She grew up in Siberia and lived in Belarus from the mid-80s until October 2020 when she moved here as a direct result of the political turmoil.
Anastasiya, who moved here from Belarus in 2008, is a UConn Law graduate and now an insurance lawyer.
When they started the company, Matt added, “I was teaching at Trinity College and doing a postdoc at Harvard, where I also did my PhD in Italian literature; I’m now in my first year of law school.”
“[Valentina] was just sitting at home, because of Covid,” Anastasiya said. “We were working. She started propagating begonias.”
Valentina turned out to be as good at growing microgreens as she was at growing flowers.
“I’m amazed that she is able to do this,” Anastasiya said. “Moving from her country. A new language, a new culture – doing something she has never done and succeeding. She plays music and meditates. When Matt and I come home from these long stressful days, there’s music and plants!”
Hartford Plant Company has partnered with Essential Health, a business on Park Road known for its health food store, chiropractic services, yoga, and other goods and services, to be a pick-up spot and a sales outlet for its microgreens.
“The idea of having Hartford Plant Company products in the natural market side of my chiropractic business makes total sense with our business model,” said Dr. Allie Mendelson, who co-owns Essential Health with her husband, David Mendelson. “The main mission of my chiropractic treatments is to help my patients work toward the healthiest lifestyle possible, which includes making healthy food choices …”
Nothing is wasted or tossed after its use is over at HPC. The soil cannot be reused for growing another round of microgreens, so HPC brings it to Keney Park – the resident chickens enjoy it.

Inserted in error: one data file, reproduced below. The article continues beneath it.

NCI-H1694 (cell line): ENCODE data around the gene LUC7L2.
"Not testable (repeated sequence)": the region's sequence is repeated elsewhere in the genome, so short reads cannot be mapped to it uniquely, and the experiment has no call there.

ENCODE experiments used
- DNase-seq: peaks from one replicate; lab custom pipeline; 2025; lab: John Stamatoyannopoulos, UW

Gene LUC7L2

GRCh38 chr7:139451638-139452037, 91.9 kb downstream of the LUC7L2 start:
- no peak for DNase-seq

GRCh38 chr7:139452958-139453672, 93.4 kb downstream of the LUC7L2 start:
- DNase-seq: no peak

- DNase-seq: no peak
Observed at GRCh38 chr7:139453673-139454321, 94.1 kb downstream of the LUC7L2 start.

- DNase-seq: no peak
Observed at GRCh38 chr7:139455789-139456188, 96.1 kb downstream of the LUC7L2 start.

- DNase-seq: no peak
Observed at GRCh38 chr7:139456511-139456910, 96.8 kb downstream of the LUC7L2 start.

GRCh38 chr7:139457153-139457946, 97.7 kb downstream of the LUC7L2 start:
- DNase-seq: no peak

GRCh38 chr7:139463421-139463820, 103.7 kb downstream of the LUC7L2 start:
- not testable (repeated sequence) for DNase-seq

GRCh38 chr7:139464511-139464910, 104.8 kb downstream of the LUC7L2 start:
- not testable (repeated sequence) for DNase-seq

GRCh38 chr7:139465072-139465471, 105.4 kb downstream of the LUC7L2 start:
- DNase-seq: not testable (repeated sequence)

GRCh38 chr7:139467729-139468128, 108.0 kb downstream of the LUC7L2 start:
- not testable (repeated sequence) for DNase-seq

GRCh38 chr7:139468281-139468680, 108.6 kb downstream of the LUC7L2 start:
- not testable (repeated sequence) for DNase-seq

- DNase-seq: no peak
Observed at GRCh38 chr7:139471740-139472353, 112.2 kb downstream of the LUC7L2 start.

“They love the coconut coir” mixed into the soil and happily eat it, Anastasiya said. Coconut coir is a natural fiber extracted from the outer husk of coconut and used in gardening and other products. Coconut coir holds moisture well but contains no nutrients so it must be mixed in with other products used for growing microgreens.
Anastasiya and Matt are looking at options for future expansion, including dehydrating their products, though they still have a lot of research to do.
“We dehydrate what isn’t sold or used now,” Anastasiya said. “When microgreens are dehydrated they become even more concentrated in flavor, and they retain their nutritional value. They will be good for up to a year.”
Go to www.hartfordplantco.com for more information.
Want to buy microgreens from Hartford Plant Company?
- Order home delivery at http://www.hartfordplantco.com/
- Come to the drop-off at the same location as the West Hartford Farmers’ Market on Arapahoe Street (in season) from 9-10 a.m. each Saturday.
- Send an email to [email protected]or a text to 216-973-0467 with your order at least one day in advance of pickup.
- Or, pick up orders from Essential Health at 74 Park Road in West Hartford on Saturdays from 11 a.m.-5 p.m. or on Mondays (order in advance via email or by text by Friday).
A version of this article also appeared in the April 2022 issue of West Hartford LIFE